FERMA, PARIMA and RIMS all understood to be launching globally approved risk management certifications within the next 12 months


The global body for risk management associations is to launch an international standard for the certification of risk managers.

The International Federation of Risk and Insurance Management Associations (IFRIMA) will oversee and approve the global risk professional framework and code of conduct, which will then be implemented by local risk manager associations.

FERMA, PARIMA and RIMS are all understood to be in advanced discussions about launching their regional versions, which will be based on the international governance standards but with variations for the local operating environment.

IFRIMA board member and FERMA president Julia Graham said this was the first time that a global benchmark had been set for risk managers.

“This is the way that the profession is converging and raising its game,” she said.

But Graham stressed that FERMA was not turning into an examination body.

“What we’re doing is taking details of an individual’s professional qualifications, academic qualifications and experience – validating those if we feel we need to – and putting people through a process of application at a regular and advanced level.

“The important thing we’re doing is we’re recognising that people come to the profession from very different professional backgrounds.”

FERMA’s model, which others are likely to emulate, will involve various risk management certifications – which are currently being piloted – accreditation for professional academic bodies, and licenses for groups that provide ongoing professional development.

The full details of the model will be announced at the FERMA conference in Venice, Italy, in October.

PARIMA president Franck Baron said the group was “very serious about professional certification” and was in discussions with FERMA to ensure that any certification it launches is compatible.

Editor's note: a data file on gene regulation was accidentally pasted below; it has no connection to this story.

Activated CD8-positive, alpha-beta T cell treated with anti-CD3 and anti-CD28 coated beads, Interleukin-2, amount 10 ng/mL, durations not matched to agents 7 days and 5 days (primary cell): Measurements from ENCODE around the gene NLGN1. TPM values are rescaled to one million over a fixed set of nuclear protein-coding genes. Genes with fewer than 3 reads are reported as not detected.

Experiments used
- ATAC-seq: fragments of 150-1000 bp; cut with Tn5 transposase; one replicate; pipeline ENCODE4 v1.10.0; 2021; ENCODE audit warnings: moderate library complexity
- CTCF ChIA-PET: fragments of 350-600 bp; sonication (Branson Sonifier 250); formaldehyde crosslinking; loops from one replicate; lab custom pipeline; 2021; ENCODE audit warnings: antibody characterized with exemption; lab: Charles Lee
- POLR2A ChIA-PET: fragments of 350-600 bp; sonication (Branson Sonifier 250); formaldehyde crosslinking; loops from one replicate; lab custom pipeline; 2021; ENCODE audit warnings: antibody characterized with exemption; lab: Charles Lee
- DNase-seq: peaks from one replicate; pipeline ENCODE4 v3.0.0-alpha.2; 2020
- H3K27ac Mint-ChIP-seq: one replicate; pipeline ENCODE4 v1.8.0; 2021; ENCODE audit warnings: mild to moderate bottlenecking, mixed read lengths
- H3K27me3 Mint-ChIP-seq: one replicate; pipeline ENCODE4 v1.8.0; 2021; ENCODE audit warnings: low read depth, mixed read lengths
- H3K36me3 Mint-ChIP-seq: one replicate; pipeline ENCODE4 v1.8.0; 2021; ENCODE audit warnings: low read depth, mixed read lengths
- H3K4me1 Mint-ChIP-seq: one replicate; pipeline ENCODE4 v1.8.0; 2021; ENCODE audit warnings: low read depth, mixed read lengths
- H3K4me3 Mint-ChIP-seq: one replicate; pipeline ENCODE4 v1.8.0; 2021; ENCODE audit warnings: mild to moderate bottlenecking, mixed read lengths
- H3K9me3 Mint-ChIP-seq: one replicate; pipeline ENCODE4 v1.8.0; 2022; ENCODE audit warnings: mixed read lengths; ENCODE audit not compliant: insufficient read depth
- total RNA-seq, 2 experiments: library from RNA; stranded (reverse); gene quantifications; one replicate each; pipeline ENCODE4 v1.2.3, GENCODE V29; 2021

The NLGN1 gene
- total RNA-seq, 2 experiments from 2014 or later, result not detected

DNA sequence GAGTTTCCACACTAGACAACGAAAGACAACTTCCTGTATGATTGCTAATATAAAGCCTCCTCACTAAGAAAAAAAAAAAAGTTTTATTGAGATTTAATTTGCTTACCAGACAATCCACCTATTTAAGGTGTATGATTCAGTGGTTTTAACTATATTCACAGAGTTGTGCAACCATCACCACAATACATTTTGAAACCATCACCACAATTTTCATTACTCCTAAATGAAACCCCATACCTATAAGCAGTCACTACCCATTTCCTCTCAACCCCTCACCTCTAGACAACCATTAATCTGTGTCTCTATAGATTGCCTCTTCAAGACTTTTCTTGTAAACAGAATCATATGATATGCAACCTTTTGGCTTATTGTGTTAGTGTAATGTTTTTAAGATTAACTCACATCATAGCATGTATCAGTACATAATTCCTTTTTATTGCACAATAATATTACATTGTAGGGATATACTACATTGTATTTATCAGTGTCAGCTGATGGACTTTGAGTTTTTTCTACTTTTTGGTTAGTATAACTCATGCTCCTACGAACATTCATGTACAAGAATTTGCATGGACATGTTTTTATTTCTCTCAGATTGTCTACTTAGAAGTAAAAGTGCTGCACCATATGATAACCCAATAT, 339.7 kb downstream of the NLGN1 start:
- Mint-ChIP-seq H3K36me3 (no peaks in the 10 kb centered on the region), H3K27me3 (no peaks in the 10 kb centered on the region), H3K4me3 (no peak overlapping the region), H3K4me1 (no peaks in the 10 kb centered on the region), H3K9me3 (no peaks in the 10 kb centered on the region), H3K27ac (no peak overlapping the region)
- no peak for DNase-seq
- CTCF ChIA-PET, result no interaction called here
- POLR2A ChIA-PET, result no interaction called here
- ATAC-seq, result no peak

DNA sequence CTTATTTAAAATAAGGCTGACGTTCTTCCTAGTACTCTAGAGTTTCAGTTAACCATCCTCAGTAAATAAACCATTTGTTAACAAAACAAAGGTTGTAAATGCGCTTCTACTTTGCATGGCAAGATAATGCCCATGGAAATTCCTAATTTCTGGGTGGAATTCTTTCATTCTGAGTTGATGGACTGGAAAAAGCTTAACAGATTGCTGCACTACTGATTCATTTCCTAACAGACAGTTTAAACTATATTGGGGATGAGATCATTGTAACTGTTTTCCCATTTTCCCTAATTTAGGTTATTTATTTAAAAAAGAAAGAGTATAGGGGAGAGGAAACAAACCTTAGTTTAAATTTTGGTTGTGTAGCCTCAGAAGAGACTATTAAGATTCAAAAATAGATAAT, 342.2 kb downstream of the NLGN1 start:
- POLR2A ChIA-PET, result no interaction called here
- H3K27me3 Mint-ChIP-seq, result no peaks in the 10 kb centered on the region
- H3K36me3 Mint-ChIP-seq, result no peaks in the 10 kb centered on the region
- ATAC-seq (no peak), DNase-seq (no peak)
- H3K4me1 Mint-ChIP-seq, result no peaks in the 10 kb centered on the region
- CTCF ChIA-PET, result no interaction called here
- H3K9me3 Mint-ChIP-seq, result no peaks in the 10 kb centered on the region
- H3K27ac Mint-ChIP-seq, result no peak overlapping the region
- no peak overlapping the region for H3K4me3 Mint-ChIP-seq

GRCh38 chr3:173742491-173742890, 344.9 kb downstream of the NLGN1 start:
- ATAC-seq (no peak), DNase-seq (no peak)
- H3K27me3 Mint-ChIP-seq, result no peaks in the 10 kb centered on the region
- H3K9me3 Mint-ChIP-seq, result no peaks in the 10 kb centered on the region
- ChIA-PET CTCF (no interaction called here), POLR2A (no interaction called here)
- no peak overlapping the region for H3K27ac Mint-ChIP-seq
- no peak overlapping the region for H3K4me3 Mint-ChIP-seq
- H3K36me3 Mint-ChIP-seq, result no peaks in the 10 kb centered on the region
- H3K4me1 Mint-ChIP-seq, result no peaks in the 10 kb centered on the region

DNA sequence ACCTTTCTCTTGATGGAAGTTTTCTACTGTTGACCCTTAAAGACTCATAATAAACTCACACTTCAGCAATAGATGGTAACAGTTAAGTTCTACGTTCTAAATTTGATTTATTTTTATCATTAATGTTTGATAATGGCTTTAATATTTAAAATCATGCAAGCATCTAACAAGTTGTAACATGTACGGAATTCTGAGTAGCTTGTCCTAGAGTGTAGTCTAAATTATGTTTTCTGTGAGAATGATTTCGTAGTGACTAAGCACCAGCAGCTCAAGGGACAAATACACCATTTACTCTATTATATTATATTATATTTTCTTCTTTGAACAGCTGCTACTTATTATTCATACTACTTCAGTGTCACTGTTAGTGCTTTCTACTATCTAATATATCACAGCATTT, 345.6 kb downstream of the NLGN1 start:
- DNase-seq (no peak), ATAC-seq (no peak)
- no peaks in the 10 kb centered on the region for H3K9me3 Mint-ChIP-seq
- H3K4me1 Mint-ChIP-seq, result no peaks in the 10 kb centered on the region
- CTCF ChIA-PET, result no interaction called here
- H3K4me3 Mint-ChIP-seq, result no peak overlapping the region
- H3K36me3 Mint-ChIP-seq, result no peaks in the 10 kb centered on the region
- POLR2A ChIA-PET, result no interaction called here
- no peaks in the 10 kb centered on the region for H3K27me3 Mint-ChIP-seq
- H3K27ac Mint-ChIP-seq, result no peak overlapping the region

RIMS president Rick Roberts also said the association was looking at launching a risk management certification next year.

Roberts also announced at the RIMS Australia conference in Melbourne this week that RIMS would soon launch its new information network tool, Opis.

“What Opis will allow you to do is save time searching for content you need, connect you with others that are interested in the same topics no matter where in the world they’re located, and bridge knowledge across experience levels and generations,” Roberts said.

“We are now able to recommend customised content and connections based on your skillset, your level of expertise and your level of interest.”

The new tool is currently in pilot stages, but is schedule to launch next month.

Risk managers up their game

The announcements are part of a growing global push to improve the standards of risk management and recognise the increasingly important role it plays in achieving strategic business objectives.

Graham said: “Well risk-managed businesses make more money, it’s as simple as that. Those with advanced approaches to risk management are more profitable than those who have unsophisticated approaches.

“We should just get to grips with the fact that the world has moved on and we’re now in a new era of revolution. But the difference is that the new normal is more sophisticated and more challenging … so are we as risk managers up to that more sophisticated and challenging new world? In some cases, absolutely, and in other cases, possibly not.

“If we’re going to take this journey and be the type of risk managers for tomorrow’s business I think risk managers have got to change. We’ve got to change our skillset; we’ve got to change how we use that skillset. We need to up our game.”